While the poster does a generally good job of spacing and alignment, there are a few places that could be improved. The graph caption above “Subsurface alignment” in the results come a trifle too close to the text below it.

Similarly, it would have been nice if the figures in the methods and the results – two rows, both three to a column – were equally wide, so that the two rows of figures aligned perfectly. And there are a few other quirky spots where things that should line up or be closer to each other are not. 

There’s one tiny typesetting inconsistency. The last list item of the introduction ends with a period, but none of the other sentences in lists end in periods. This is such a small thing that if someone pointed it out to me, I would joke that it’s there to avoid offending God, because only God is perfect.

08 May 2014

Hang ‘em high

Earlier this year, I wrote about a conference with one of the worst poster session layouts ever: one on top of the other, with the bottom one at crotch level.

Sadly, nobody at my own institution read this, or took the wrong lesson from it:

Posters upon posters, with the top ones so far above eye level as to be almost unreadable. Sigh.

Related posts

Hung low

01 May 2014

Critique: Irrigation and butterflies

Today’s contribution comes from Andrea Barden (click to enlarge):

She writes:

I used a green and blue orientated theme as to me it linked in with the theme of the topic (irrigation).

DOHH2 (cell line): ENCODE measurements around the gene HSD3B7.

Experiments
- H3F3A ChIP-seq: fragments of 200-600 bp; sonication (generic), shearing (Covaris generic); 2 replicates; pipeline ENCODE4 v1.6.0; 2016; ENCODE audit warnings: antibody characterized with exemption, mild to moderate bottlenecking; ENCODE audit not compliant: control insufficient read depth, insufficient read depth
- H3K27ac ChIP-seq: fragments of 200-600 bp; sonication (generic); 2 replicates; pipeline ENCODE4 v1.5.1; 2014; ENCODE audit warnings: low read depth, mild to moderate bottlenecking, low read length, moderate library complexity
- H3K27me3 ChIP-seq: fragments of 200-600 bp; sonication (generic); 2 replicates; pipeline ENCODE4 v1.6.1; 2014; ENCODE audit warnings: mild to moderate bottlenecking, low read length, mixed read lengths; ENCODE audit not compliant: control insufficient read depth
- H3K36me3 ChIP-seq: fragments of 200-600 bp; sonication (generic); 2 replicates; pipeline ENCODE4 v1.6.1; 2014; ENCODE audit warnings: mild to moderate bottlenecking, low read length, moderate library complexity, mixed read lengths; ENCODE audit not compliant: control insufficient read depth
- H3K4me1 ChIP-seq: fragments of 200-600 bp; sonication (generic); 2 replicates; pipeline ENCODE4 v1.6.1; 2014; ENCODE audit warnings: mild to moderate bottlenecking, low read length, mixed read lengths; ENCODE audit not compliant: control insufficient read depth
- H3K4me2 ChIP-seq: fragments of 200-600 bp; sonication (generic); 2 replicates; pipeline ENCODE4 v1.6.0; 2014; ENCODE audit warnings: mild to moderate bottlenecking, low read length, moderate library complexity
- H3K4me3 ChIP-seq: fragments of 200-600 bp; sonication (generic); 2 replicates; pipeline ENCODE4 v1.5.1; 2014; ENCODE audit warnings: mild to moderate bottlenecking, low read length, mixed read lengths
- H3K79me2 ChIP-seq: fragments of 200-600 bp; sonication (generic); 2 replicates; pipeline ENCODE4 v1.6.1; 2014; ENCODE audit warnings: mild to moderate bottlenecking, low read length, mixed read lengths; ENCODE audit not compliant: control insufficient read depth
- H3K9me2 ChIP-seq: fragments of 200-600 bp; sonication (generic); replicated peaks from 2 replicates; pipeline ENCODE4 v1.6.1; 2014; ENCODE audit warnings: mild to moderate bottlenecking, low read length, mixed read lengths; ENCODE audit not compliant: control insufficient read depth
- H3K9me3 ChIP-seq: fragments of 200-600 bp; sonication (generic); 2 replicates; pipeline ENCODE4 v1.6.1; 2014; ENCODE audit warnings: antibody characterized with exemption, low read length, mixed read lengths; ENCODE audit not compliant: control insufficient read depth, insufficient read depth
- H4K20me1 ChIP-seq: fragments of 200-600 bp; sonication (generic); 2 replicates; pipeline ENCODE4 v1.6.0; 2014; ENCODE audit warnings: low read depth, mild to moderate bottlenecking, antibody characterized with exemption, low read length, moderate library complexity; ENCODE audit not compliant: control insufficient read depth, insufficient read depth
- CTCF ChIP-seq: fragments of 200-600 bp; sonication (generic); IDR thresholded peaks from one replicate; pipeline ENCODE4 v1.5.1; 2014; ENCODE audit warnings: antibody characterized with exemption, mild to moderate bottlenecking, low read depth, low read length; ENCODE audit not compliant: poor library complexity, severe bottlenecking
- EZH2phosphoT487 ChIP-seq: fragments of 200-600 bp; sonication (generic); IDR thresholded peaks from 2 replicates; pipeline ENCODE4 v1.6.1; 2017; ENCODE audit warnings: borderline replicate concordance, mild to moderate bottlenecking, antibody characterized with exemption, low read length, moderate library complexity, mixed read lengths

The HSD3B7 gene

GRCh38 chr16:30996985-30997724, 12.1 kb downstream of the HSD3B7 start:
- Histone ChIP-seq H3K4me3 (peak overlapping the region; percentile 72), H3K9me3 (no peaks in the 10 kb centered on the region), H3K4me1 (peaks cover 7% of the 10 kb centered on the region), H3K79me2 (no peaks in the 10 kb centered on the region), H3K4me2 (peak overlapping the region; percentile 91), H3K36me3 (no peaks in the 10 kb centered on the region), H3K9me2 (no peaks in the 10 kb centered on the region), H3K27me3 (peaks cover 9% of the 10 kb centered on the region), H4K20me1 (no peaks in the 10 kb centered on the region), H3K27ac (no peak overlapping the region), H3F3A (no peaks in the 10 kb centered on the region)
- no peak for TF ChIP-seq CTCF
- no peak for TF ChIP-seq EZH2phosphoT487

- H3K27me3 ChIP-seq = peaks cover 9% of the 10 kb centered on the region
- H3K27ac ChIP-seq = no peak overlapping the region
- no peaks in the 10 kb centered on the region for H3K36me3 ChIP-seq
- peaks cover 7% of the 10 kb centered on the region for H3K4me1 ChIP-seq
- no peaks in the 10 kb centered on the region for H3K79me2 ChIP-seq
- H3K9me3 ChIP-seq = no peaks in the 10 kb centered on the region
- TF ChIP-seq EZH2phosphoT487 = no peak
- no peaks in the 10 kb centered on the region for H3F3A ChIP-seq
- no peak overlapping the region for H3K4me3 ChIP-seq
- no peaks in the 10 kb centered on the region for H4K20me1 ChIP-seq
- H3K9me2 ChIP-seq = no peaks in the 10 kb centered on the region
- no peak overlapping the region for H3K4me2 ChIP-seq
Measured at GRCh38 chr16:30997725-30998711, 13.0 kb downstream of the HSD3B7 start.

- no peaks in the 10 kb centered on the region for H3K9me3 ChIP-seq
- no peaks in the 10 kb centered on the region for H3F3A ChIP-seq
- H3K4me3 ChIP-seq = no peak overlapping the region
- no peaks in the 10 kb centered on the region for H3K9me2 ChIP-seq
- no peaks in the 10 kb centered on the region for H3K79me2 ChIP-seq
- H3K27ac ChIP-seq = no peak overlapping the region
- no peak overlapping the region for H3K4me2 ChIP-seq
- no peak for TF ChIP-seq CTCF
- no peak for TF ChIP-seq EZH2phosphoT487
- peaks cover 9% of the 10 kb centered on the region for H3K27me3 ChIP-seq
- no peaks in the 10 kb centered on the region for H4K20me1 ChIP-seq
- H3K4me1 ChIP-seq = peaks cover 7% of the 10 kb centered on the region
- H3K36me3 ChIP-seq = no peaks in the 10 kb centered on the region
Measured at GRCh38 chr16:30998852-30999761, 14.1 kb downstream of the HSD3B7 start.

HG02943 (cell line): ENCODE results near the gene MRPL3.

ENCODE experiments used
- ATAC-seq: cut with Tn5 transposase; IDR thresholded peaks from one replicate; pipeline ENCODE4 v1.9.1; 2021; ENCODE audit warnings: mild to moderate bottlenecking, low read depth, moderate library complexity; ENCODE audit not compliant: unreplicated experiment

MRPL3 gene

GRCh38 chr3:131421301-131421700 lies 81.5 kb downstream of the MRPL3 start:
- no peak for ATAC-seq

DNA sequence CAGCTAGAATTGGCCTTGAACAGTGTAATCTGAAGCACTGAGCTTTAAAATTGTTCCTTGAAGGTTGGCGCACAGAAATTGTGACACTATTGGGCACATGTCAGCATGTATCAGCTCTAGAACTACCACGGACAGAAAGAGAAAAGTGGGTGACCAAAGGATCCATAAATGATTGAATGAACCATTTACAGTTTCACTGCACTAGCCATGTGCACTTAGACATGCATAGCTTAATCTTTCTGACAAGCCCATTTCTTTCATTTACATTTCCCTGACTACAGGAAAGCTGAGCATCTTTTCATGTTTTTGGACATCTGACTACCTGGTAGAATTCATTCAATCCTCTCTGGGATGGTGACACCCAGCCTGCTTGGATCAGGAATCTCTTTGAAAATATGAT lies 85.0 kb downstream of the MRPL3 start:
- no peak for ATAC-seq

This is a good way to try to approach the colour scheme. It is always helpful to just think, “What colour do people associate with this topic?” While you might be tempted to try “something different,” the risk is that you will simply confuse people instead.

I might have tried to simplify the colour scheme a little more, perhaps by not using the photographic background. The varying colours in the background change the foreground colours in the boxes, making it look more complex than it is.

I’ve tried to separate out the most important/interesting points using the blue boxes with the blue butterflies. It’s sort of a case of “follow the blues” in a way!

I like this idea, but am not crazy about the execution. The butterflies look like decoration, not guides. To have the butterflies guide people to highlights, they need to be consistent, and each needs to be clearly associated with one thing.

But these butterflies are not consistent. The orientation of the butterfly changes. Some are next to text, and one are next to a graph.

And these butterflies are often straddling boxes or other elements; the second one from the left is particularly bad in that way. Is it emphasizing the “Diversity partitioning analysis” or “Additive partitioning”?

The biggest issue with this poster, I think, is simply the volume of information here. There are too many elements in the space, and it looks cramped. A very hard-nosed edit to focus on the most essential elements would probably help.

I do like how the references and contact information are placed in the bottom, perhaps because it is one of the few parts of the poster that is not overloaded.